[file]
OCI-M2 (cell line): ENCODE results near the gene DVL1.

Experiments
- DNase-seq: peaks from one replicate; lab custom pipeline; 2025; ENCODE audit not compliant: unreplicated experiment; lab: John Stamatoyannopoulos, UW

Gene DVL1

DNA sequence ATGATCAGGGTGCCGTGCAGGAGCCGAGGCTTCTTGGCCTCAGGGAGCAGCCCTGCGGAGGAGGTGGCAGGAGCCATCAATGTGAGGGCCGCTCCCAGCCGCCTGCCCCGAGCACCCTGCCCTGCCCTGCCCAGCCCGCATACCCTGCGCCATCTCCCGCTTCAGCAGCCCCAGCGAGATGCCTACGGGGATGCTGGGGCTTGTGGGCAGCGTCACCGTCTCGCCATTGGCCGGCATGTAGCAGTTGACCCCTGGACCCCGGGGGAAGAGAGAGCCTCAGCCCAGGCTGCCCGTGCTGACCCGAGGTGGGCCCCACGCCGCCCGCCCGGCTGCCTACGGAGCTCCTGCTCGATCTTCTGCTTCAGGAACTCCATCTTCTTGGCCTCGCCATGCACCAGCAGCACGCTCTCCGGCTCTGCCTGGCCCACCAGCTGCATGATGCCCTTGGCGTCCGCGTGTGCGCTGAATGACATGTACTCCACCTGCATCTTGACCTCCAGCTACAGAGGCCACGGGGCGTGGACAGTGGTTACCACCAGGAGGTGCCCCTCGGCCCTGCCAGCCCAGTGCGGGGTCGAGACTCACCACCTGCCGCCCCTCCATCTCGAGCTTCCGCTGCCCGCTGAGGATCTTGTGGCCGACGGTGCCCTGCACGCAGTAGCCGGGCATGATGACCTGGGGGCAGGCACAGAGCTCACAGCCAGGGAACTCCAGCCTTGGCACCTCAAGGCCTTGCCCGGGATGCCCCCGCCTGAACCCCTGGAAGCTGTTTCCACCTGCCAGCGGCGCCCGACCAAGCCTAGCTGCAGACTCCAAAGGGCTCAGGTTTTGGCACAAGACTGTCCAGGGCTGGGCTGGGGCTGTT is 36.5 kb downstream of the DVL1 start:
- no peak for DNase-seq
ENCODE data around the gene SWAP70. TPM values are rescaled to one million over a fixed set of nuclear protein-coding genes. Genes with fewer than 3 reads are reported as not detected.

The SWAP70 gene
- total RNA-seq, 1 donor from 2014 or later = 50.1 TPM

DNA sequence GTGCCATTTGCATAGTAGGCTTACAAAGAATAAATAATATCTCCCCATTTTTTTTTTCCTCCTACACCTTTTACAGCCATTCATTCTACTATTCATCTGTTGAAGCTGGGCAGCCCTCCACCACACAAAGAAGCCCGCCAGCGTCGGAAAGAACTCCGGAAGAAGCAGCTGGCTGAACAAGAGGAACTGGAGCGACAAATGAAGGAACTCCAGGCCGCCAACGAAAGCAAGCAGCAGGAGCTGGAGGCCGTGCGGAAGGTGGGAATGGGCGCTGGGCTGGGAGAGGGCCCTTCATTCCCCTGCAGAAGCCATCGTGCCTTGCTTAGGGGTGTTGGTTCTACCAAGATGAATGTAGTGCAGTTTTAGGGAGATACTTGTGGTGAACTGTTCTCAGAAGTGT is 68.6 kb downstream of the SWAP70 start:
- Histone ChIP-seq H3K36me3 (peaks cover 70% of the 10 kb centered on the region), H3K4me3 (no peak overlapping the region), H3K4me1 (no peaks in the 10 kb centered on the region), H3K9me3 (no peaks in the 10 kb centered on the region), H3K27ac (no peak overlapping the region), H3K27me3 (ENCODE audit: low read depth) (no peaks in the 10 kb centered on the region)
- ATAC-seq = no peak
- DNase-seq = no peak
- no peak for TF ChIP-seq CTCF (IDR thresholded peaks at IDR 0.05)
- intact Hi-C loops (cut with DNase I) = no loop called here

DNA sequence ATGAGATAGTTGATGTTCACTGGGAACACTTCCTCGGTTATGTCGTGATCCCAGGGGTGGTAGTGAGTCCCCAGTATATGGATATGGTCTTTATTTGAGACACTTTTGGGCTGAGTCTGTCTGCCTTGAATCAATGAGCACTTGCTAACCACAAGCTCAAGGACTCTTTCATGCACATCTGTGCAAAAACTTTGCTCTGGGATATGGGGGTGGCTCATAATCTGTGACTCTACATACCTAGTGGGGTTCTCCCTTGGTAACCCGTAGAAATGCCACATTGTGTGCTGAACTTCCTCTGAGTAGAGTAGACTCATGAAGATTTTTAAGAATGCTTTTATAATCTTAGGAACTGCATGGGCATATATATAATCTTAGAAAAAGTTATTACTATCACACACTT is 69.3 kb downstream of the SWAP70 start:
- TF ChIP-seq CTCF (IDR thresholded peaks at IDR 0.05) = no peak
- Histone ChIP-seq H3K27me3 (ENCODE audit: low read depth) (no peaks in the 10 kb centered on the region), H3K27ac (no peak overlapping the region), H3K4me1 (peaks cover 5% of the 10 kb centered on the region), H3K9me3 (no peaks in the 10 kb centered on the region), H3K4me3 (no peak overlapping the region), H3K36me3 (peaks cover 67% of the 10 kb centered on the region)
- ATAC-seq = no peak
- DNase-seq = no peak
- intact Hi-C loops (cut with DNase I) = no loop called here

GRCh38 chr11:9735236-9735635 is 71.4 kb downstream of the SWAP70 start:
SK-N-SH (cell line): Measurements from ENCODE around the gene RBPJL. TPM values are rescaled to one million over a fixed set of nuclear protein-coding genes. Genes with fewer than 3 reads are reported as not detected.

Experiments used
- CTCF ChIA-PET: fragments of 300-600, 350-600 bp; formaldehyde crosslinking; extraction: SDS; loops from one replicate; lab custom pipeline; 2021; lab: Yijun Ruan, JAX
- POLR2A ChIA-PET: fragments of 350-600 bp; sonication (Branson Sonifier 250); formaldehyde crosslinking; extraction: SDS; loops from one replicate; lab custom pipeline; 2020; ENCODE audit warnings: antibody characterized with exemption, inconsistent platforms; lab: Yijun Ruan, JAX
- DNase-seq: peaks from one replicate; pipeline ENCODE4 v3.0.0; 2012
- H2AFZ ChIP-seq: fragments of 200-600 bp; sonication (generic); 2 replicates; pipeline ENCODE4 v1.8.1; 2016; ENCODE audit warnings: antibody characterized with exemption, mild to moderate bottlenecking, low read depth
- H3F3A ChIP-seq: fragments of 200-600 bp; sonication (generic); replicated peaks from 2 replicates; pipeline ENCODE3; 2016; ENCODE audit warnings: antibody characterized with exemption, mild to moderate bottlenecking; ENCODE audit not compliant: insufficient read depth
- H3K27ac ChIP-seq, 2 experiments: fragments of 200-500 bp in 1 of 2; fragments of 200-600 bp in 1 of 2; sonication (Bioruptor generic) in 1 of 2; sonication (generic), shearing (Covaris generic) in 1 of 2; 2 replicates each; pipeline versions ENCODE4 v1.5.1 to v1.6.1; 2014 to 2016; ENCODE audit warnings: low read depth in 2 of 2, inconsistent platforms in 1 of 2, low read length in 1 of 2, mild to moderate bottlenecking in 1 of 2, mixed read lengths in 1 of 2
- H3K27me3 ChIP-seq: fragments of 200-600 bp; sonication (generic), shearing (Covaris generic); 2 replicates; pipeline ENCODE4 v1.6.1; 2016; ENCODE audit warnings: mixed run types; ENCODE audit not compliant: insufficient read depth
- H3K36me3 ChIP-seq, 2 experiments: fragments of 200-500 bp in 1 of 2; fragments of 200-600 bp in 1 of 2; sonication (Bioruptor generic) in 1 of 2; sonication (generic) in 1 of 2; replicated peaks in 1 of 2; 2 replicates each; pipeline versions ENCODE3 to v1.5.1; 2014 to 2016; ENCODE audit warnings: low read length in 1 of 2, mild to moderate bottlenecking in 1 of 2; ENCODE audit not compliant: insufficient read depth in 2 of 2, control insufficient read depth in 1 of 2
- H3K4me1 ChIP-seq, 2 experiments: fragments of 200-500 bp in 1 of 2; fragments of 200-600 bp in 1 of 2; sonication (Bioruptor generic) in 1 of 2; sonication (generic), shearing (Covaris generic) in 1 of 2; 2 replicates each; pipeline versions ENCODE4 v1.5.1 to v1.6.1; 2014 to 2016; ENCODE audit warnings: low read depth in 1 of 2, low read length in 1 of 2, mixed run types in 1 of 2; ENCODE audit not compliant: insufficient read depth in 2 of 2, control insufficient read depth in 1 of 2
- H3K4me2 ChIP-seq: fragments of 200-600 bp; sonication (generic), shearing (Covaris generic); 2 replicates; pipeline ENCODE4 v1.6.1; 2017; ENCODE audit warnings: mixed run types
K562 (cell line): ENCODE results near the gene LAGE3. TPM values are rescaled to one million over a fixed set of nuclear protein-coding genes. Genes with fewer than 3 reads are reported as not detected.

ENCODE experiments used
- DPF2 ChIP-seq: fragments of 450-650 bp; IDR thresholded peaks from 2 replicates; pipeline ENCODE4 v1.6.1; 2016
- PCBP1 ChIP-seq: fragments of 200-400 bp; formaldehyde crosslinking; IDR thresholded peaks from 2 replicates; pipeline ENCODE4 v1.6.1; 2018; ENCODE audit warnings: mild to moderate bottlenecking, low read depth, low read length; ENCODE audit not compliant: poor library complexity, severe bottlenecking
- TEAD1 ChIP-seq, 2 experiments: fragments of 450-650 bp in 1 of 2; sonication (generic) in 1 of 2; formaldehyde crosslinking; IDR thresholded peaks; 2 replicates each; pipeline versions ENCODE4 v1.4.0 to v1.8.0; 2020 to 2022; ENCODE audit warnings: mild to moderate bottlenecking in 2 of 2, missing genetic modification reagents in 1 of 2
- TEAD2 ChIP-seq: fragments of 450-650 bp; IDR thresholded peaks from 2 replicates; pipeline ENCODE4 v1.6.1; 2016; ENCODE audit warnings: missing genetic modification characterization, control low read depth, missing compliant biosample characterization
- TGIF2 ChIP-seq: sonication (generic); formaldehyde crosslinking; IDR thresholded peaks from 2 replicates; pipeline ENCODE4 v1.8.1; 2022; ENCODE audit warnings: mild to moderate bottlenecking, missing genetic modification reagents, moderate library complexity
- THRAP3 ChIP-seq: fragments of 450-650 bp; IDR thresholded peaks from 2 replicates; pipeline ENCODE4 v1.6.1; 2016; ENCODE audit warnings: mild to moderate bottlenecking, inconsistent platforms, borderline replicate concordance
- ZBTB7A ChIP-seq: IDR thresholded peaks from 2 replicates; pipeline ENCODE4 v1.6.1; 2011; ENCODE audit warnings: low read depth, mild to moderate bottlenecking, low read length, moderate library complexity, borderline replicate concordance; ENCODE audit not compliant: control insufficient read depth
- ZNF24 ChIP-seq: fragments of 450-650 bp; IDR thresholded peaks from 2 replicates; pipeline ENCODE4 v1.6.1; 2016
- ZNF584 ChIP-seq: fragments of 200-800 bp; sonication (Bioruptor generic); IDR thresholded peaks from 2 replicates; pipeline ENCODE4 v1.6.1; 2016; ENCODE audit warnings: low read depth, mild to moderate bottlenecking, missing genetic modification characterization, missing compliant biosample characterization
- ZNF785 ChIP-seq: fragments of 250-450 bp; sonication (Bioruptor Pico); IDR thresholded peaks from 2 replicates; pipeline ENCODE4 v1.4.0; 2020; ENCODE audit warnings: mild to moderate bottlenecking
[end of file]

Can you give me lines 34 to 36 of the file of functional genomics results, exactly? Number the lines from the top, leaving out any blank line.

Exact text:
- H3K4me2 ChIP-seq: fragments of 200-600 bp; sonication (generic), shearing (Covaris generic); 2 replicates; pipeline ENCODE4 v1.6.1; 2017; ENCODE audit warnings: mixed run types
K562 (cell line): ENCODE results near the gene LAGE3. TPM values are rescaled to one million over a fixed set of nuclear protein-coding genes. Genes with fewer than 3 reads are reported as not detected.

ENCODE experiments used